After exchanging courtesies with the friendly landowner and fending off three large, overenthusiastic farm dogs, we were at last free to stroll down to the river bank to see what condition the water was in following some early spring rain two days before. The river level had risen and, while slightly off colour, was just clean enough so one could see the fly in the water and just discoloured and turbulent enough to allow fishing from the high banks without being spotted by the wily browns that live in this stretch of river.
I rigged up a five-weight outfit for my girlfriend Jacqui and a three-weight for myself. The leaders were topped with small, bright orange foam strike indicators and the light tippets finished off with a freshly tied “Peacock Woolly Worm” on the five-weight, and the three-weight with my favourite “Wezani” nymph. The Wezani is a somewhat simple, but very effective, olive green and black seal’s fur nymph that Paul de Wet and I had developed and refined on several trips to the forested streams above Weza in southern Natal. The Wezani is best tied well weighted with wine bottle lead, or with plumber’s lead if you don’t drink wine. These flies seem to improve after catching a couple of fish when they become more tattered around the thorax.
Within the first hour or two of the morning’s fishing I caught and released a number of small, feisty browns around half to three-quarters of a pound. They were typical ‘geni browns – beautifully coloured and healthy. The fish were eager and hungry after the long winter but, as usual, tricky and evasive.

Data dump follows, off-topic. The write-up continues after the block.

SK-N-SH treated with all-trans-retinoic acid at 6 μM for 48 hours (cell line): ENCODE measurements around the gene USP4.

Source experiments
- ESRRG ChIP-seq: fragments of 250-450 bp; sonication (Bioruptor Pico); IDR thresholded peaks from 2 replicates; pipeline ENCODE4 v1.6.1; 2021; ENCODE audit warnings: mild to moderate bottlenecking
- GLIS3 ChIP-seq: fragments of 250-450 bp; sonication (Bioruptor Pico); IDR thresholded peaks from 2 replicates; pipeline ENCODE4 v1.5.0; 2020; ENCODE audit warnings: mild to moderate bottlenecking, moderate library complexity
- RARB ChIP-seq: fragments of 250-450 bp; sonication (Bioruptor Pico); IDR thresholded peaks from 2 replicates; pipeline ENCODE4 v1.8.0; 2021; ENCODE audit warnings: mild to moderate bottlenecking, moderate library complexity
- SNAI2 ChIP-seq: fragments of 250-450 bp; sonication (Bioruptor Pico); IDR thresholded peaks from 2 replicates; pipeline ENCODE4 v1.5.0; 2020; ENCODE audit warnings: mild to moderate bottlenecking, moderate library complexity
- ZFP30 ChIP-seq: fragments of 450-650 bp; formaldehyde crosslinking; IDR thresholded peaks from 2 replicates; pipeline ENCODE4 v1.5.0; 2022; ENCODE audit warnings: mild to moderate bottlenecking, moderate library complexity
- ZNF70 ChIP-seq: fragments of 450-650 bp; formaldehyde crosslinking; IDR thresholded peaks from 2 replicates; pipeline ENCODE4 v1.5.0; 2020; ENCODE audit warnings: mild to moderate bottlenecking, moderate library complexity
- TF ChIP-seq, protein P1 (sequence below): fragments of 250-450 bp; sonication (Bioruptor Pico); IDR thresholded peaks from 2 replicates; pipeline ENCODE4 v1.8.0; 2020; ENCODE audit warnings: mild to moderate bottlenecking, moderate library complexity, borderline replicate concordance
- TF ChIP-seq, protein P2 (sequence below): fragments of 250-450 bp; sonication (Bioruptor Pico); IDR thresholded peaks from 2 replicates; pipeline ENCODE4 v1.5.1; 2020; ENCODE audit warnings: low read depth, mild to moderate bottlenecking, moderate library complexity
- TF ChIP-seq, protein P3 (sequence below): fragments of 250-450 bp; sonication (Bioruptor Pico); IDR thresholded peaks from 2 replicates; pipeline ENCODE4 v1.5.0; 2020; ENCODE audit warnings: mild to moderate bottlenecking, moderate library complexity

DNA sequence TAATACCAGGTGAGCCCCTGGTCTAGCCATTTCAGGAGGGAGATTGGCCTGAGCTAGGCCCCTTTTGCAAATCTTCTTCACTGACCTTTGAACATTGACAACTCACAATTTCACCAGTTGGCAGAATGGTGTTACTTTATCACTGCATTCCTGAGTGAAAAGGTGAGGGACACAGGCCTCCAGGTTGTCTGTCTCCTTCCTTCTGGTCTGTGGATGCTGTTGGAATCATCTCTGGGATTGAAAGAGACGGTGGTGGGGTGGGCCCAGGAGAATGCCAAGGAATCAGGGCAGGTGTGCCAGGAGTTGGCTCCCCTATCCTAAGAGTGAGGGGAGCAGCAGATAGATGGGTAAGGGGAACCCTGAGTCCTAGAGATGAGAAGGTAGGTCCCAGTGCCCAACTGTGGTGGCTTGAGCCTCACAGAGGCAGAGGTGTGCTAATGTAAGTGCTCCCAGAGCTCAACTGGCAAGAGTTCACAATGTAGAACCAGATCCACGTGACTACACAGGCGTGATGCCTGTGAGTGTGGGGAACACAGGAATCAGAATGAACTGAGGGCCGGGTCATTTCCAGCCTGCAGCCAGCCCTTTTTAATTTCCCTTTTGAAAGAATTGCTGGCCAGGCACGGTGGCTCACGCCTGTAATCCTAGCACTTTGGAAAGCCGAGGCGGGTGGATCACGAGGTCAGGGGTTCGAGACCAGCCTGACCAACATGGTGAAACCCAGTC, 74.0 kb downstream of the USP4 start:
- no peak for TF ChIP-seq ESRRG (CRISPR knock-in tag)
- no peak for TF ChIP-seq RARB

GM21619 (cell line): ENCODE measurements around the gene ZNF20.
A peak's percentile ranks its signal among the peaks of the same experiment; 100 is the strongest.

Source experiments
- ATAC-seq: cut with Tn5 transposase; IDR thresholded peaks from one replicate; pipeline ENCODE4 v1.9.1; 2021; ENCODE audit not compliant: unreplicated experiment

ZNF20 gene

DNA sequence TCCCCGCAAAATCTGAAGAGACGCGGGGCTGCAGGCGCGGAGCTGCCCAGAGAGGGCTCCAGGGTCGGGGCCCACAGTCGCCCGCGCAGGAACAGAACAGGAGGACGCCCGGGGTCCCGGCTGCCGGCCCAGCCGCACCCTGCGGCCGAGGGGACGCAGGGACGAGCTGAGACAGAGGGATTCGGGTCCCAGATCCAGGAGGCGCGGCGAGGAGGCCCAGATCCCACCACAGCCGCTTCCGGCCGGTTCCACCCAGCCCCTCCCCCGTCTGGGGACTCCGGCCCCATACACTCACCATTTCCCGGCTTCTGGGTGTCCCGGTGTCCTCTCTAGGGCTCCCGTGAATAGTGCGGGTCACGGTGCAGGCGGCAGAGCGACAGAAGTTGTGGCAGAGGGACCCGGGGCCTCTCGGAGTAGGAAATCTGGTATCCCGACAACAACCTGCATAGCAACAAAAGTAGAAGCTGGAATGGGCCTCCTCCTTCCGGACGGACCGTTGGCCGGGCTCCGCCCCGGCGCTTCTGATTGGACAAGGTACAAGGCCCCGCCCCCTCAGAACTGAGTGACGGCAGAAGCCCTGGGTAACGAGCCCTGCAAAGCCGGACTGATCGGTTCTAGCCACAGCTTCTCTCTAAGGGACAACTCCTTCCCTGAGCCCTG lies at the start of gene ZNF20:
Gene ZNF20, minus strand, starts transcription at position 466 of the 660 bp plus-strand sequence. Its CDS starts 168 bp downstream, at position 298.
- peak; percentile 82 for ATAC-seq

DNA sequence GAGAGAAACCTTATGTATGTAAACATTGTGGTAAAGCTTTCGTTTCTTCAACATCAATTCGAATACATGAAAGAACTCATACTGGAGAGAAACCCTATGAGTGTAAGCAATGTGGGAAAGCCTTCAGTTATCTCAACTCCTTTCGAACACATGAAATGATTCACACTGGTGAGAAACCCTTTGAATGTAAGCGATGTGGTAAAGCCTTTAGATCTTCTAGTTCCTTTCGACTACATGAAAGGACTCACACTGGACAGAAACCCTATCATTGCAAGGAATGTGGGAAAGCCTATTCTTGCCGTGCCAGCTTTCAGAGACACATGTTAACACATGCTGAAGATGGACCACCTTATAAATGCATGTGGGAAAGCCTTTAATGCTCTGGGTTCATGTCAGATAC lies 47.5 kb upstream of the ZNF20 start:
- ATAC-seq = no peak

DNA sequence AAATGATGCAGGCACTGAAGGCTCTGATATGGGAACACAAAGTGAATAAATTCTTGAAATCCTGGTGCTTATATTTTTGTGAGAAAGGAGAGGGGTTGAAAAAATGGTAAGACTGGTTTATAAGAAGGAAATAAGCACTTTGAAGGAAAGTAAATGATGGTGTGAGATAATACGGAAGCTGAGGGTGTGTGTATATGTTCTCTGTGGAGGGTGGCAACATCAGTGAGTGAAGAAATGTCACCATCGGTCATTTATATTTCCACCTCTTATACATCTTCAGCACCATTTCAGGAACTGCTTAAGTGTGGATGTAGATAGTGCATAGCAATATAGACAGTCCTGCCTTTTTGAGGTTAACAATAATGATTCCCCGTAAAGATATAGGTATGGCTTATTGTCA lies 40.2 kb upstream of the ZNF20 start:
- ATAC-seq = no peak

Approaching midday, I wandered over to the high bank from which Jacqui had been casting to hear that she had just hooked and lost her first ever brown trout. She appeared to be taking it quite well and wasn’t nearly as distraught as I would have been. I sensed that I would only be getting in her way and that any offers of consolation or tuition would not likely be welcomed, so I continued a short distance downstream and squatted down behind a clump of bush to continue the steady rhythm of casting and drifting the nymph slow and deep along the bank.
The foam strike indicator dipped once more, but this time more decisively, and disappeared into the green depths. I lifted the rod gently and struck hard. A large, brightly speckled brown more than half a metre long flashed its long flanks, writhed and then dived to the bottom of the stream. The soft little rod bucked hard and my road arm trembled as the fish thumped and knocked against the stream bed and then dived headlong into some submerged reeds against the opposite bank. It showed itself on the surface one more time and then sounded again.